Where’s Watton

I did say that I wasn’t going to do a travel blog, so a back-in-Liverpool episode about my little sojourn to Norfolk doesn’t really count does it? It has to be done now while I still have some memory of it. They don’t last very long in my head and I wish I could blame it on my age, but I think it is some hereditary thing that has been passed on by my dad, a persistent list maker whose life’s choreographies are almost totally laid out on neatly cut scraps of paper bound in a rubber band held wallet. This whole blog business is probably a little bit like that wallet. I’ll read back, many, many weeks from now and think, ‘Did I do that?’

I drove down to Norfolk, and more precisely, Watton, a small market town whose claim to fame, I was told by many people, was having several scenes from the TV series Kingdom filmed there. My old school friend Salena lives in that neck of the woods and was having her fortieth in the 19th hole of the local golf club (the entrance of which is nigh on impossible to find at night especially when someone is telling you to just go over a little hump backed bridge when there was no goddamn bridge – not even when I checked, twice, the next day). It was too late to see much of the place when I first got there, having regretted being too tight to pay the M6 toll. The sky, though, was spectacular. I think I’ve already said it on fb, but even with the hunger and being stressed by trying to find this friggin’ place, I was bowled over by just how many visible stars there were. A diamante studded cloak. It wasn’t diamonds; nobody could afford so many diamonds.
Watton by day was vastly improved by lovely sunshine. It isn’t bad looking but there is something happy making about seeing the autumn leaves tumbling slowly from the trees, letting the clear cold light glisten through the branches and bathe the charity shops with an inviting glow. Like all good modern high streets, there are many such shops here along with a dodgy art gallery or two, a Cooperative Funeral Care place and an antique shop, catering well for the average age of the residents.

I spent the morning swishing through the leaves in my, err, flip flops and meandering into the shops chatting to the locals. From the antiques man who was originally from Tottenham and sounded like a proper cockney ‘geezer’ I found that Norfolk people move too slowly – I did discover that for myself later when I was stocking up on the booze at the tucked away Tescos and waiting for the checkout man to check that the lady in front meant to get the two different types of cod fillets as one was a little more expensive madam. Keep calm and breathe. From the second-hand book seller couple who totted up my purchases with a pencil and paper I found out that Pope’s translation of The Iliad is the best one, Stephen Fry is a bit of a windbag and Charles Dickens wasn’t that far behind Jimmy Saville in his predilection for young ladies. It took a long time to get back to Salena’s by which time I was laden with shopping and had frostbite on my toes.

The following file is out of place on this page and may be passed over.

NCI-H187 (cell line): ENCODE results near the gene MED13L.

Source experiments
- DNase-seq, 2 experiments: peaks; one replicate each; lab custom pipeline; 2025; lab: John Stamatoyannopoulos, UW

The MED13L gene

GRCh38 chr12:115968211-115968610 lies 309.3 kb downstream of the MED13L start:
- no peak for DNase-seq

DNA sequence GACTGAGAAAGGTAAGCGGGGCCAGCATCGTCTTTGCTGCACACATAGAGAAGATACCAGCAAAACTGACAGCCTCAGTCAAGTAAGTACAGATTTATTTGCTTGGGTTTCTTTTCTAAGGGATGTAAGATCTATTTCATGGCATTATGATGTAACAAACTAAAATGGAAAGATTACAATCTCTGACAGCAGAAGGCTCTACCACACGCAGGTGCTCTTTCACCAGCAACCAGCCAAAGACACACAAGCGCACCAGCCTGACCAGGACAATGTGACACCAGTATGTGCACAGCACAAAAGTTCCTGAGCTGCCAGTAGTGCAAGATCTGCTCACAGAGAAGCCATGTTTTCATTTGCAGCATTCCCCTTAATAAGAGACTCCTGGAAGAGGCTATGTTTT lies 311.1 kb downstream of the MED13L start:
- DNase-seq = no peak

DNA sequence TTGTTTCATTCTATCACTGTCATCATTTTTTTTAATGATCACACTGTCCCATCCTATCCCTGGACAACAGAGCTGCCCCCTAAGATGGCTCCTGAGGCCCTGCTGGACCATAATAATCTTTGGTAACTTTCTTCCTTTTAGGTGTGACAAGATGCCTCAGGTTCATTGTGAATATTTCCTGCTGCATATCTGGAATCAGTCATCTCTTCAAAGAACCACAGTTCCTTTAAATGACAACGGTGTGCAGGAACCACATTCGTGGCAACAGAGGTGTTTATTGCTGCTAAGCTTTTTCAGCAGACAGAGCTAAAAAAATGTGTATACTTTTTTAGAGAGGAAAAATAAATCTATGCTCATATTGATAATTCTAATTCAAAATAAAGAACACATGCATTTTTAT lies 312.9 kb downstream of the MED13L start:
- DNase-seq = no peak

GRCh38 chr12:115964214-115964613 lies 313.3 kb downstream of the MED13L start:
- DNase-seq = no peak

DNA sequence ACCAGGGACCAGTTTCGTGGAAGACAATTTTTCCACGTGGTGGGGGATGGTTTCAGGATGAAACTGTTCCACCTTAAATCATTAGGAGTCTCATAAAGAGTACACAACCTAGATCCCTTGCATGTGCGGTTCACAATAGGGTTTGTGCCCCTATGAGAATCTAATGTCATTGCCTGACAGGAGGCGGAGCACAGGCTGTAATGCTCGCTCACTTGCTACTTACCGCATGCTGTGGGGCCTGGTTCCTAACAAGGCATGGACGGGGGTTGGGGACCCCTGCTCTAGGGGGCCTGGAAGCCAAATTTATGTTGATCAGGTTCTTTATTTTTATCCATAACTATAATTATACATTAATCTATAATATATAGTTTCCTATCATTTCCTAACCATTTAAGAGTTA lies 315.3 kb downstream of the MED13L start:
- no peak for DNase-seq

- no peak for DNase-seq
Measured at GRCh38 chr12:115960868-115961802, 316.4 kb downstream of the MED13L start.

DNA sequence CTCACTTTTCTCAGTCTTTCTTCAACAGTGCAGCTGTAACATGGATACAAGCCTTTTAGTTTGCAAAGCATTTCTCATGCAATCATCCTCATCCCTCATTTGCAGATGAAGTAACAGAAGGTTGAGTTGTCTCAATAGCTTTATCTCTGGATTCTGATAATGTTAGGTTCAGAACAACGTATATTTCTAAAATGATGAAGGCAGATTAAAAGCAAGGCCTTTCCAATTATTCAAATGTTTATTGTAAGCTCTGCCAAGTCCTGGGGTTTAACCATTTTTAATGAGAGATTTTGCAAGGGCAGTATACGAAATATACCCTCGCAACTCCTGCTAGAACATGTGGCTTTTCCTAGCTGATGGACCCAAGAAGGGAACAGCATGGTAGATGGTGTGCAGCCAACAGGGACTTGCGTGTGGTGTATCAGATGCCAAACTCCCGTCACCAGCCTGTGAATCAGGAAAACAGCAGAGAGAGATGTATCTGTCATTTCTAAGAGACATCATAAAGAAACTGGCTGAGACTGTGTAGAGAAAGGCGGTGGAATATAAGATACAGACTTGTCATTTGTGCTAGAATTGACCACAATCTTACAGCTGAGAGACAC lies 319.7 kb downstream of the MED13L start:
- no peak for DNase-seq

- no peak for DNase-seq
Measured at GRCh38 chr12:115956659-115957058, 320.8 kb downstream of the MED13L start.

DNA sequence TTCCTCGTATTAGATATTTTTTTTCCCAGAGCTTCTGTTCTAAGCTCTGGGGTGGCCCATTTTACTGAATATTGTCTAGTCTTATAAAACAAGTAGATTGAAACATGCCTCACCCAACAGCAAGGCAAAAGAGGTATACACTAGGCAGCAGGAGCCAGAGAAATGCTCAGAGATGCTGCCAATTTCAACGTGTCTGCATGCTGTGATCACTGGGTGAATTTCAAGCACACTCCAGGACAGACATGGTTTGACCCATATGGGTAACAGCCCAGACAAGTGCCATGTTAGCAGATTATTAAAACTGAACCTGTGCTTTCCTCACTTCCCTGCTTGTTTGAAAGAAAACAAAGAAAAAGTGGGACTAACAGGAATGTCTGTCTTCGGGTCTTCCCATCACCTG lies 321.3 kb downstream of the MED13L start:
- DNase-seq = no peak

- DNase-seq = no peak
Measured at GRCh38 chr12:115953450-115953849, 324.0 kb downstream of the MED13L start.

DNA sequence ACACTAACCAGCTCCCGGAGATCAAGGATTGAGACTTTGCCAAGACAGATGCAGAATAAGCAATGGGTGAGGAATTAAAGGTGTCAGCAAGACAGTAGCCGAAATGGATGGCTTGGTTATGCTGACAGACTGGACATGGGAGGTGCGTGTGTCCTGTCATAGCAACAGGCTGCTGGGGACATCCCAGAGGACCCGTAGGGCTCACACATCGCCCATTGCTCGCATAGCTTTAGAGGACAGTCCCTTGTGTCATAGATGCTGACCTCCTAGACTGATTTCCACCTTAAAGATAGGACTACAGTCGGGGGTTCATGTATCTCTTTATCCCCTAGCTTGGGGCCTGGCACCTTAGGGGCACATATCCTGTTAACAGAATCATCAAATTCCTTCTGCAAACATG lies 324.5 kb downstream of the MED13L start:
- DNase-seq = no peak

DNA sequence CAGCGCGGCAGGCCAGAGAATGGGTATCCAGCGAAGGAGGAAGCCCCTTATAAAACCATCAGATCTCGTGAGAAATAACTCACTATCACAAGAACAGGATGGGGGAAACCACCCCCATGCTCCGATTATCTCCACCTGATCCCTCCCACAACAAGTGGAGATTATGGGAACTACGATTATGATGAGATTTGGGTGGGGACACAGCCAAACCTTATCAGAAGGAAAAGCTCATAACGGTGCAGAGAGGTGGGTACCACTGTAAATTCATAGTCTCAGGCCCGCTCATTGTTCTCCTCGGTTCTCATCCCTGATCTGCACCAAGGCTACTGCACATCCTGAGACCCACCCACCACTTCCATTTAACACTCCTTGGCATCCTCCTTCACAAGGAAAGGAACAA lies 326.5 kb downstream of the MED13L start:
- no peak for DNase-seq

Her do went off very well. She had friends from Greece and Germany who were renting the same house and I saw no altercations save the potentially touch paper moment when the Greek came in and said ‘Salena why have the Germans got a bigger room?’ ‘Because they paid more darling.’ She’s not one to beat around the bush is our girl, and surprisingly the explanation was accepted and he merely pinched the iron and left. Whenever Salena and I meet up, we, or rather I, because she can handle soooo much more than me, get well and truly wasted. I was half expecting the same to happen here but apart from wearing some silly glasses and trying to teach a fifteen year how to get some rhythm I wasn’t allowed to make a complete arse of myself this time because her considerate parents, who I’d only met the night before, packed me off to bed. I think I brought out their paternal/maternal side. Either that or they wanted to be invited back to that blessed golf club again.

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